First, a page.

Corn Damage, 3 of 3

Suzanna looked doubtfully at the tall, thick-bodied tan dog facing her. The man at Mora had generously loaned Gerald one of his three English mastiffs to test the theory that it would keep the deer from her cornfield.

“His name is Duke,” Gerald said, stroking the black-muzzled head. The dog’s tail wagged slowly as it studied Suzanna with sleepy brown eyes.

“He seems very docile,” she said.

“They were bred to hunt and are said to be very protective.” Gerald shrugged. “I guess we’ll just have to see.”

She nodded and watched as Gerald and the dog headed toward the cornfield, their own two mixed-breed dogs romping alongside. The mastiff majestically ignored the other dogs and Suzanna’s lips twitched. Then she shook her head and went back inside.

The barking began at daylight the next morning: high yips from their own dogs and a deeper, more solid sound. Suzanna rose and went to the window. The mongrels were at the edge of the corn patch, dancing around each other. As she watched, Duke appeared at a steady trot, circling the field.

Suzanna grabbed her shawl and went out onto the cabin porch, where she could see the entire patch. There were no deer in the corn. Duke circled the field again, stopping occasionally to mark its boundary, lift his head toward the hills above, and bark menacingly. There were deer on the hillside, moving steadily upward.

Suzanna turned toward the house. Gerald was standing in the doorway, watching her.

“How long will it take a puppy to grow to Duke’s size?” she asked, and he chuckled triumphantly.

from Moreno Valley Sketches II

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Corn Damage, 2 of 3

“The ears probably wouldn’t have ripened before the first snow, anyway,” Gerald said as he studied the deer-damaged cornfield. Beside him, the hired man Ramon nodded sympathetically.

Suzanna’s eyes narrowed. “You don’t know that,” she said. “And if some had, then I would have saved them to plant next spring.”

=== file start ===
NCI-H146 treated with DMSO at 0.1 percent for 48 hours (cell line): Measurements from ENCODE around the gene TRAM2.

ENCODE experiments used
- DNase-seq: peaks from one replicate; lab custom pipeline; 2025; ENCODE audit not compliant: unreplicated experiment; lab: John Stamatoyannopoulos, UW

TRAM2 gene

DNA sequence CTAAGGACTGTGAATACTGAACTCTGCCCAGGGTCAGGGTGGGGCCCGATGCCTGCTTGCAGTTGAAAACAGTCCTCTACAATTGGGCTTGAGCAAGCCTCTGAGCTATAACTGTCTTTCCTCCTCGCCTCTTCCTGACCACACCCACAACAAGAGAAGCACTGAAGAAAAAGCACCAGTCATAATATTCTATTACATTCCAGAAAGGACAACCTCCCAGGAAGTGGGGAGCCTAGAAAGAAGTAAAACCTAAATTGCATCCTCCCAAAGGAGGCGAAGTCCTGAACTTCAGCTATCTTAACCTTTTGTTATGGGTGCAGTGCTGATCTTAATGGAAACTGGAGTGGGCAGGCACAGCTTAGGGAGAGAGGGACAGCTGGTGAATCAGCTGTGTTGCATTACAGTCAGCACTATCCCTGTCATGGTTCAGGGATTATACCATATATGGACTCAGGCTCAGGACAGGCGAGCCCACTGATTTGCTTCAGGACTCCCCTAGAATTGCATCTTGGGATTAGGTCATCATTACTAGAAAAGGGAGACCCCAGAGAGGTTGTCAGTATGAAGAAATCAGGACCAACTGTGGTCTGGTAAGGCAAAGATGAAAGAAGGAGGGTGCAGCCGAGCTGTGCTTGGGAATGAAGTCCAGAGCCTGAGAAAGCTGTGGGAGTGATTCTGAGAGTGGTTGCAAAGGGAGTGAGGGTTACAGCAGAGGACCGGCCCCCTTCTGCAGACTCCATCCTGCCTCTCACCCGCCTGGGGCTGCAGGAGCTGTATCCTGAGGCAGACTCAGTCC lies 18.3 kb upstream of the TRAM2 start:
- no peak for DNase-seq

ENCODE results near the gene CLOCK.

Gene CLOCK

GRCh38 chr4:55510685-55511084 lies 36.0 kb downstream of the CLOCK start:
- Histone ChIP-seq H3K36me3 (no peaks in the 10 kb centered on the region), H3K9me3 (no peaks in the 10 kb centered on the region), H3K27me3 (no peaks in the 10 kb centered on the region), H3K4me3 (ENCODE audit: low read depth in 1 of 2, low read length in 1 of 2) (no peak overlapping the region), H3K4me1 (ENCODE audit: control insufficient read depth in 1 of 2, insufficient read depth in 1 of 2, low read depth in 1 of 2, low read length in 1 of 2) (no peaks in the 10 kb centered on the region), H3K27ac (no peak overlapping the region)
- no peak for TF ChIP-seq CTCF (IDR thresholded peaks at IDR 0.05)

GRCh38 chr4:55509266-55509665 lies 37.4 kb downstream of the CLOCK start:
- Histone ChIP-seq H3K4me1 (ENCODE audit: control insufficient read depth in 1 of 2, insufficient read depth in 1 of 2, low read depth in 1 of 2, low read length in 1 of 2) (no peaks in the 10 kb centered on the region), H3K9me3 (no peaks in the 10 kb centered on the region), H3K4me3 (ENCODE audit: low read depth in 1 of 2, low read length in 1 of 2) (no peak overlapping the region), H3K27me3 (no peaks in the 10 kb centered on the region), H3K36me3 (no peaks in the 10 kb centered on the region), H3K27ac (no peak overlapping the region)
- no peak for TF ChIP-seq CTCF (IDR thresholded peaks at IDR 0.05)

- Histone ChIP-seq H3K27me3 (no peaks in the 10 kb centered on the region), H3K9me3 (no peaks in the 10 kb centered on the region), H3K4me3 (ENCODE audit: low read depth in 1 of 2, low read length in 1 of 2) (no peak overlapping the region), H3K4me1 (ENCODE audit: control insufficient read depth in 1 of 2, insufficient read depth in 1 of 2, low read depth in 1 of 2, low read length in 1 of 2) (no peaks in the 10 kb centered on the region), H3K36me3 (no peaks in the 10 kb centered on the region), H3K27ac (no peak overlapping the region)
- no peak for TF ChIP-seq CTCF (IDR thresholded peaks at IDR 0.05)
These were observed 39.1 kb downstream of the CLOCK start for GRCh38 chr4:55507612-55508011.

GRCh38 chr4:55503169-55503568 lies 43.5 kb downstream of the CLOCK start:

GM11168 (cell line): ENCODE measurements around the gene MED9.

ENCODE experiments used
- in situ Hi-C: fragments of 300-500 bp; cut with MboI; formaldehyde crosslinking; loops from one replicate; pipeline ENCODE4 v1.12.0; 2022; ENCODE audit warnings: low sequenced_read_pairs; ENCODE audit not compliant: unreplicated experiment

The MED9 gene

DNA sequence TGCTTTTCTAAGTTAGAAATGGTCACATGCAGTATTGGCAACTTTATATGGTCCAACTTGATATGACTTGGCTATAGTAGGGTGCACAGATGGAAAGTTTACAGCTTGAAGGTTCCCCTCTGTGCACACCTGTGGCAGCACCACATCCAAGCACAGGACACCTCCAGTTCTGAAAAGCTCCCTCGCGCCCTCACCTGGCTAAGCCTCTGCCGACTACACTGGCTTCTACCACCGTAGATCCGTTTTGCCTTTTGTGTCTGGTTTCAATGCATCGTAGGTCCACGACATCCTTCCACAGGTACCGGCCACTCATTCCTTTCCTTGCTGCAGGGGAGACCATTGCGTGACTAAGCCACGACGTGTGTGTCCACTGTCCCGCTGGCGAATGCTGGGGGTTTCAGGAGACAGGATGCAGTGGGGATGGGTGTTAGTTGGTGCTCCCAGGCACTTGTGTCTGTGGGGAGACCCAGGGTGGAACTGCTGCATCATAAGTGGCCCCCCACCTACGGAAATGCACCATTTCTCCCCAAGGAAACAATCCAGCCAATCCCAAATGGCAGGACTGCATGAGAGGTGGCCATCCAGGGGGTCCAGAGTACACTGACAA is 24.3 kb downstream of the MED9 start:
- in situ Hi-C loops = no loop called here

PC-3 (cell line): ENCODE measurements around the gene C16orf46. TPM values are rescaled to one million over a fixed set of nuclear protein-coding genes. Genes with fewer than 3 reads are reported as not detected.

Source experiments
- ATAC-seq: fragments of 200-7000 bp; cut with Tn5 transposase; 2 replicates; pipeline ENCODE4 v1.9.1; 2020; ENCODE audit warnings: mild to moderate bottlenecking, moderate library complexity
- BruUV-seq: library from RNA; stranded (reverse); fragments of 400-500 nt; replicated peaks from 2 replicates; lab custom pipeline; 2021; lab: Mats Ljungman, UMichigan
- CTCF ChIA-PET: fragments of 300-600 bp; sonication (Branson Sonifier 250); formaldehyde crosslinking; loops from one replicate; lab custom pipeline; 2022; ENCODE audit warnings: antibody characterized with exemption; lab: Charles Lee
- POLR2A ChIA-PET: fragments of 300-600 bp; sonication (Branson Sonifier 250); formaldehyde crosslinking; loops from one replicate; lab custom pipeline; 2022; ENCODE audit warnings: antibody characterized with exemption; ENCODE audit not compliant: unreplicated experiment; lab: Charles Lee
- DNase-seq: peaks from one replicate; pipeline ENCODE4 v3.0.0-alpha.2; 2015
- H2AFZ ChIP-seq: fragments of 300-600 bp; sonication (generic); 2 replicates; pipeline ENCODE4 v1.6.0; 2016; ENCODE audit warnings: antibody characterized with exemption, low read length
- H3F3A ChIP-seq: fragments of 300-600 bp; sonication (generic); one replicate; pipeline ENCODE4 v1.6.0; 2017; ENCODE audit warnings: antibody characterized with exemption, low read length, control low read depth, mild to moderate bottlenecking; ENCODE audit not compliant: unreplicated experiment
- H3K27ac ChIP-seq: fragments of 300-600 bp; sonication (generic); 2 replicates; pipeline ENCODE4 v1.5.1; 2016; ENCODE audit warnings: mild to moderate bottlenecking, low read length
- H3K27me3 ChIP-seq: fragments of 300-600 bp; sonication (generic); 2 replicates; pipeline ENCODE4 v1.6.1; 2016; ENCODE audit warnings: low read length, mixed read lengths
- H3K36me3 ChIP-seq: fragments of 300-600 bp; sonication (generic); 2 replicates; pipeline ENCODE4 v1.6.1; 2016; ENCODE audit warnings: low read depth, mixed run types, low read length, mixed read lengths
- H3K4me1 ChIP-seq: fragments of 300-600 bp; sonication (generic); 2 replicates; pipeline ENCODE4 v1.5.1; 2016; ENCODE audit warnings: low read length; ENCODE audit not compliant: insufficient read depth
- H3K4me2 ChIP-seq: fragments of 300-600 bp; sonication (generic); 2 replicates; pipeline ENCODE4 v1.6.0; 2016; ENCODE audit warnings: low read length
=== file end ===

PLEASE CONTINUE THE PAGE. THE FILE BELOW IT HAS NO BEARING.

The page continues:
Gerald shook his head. “It’ll take years to get a strain that’ll grow at this high altitude.”

Her chin lifted. “Then it will take years. You want to stay in this God forsaken valley, don’t you?”

He continued to study the damage. “I just don’t think a fence is going to keep the deer out,” he said mildly. “They can jump pretty much anything you put in front of ’em.”

“Then what would you suggest? Those mongrel dogs of yours have proven themselves useless.”

Gerald shook his head without looking at her.

“There is a man at Mora who has dogs called masteef,” Ramon said. He held out a hand, waist high, palm down. “They are this big and used for hunting.”

Gerald turned his eyes from the corn. “Do you think he would sell?”

Ramon shrugged. “When we were there last month he showed me puppies.”

“Ramon, you are an angel,” Suzanna said.

“We don’t know that this will work,” Gerald warned.

“It’s certainly worth a try.” She gave Ramon a brilliant smile and he grinned back at her sympathetically.

from Moreno Valley Sketches II

Corn Damage, 1 of 3

Outside, the dogs were barking wildly. Indians? Suzanna twitched the window curtain just enough to peek out without being seen.

Then she saw the reason for the barking and sprang from the window to the door. She ran wildly across the yard toward the field of knee-high corn, pulling off her apron as she went. The deer were everywhere and she charged in among them, waving the apron, crying “Shoo! Shoo!”

Both the dogs plunged in after her, rampaging through the corn, and the deer fled. Chest heaving, Suzanna stood in the center of the field and surveyed the damage. Some of the plants were completely uprooted. She wasn’t sure if the deer or the dogs had wreaked the most havoc.

Suzanna lifted her hands to the sky helplessly, then looked down at the dogs, who were lying, panting, at her feet. “You weren’t much help,” she said irritably.

She looked around the field again and her jaw tightened. As soon as Gerald returned, they were building a fence.

from Moreno Valley Sketches II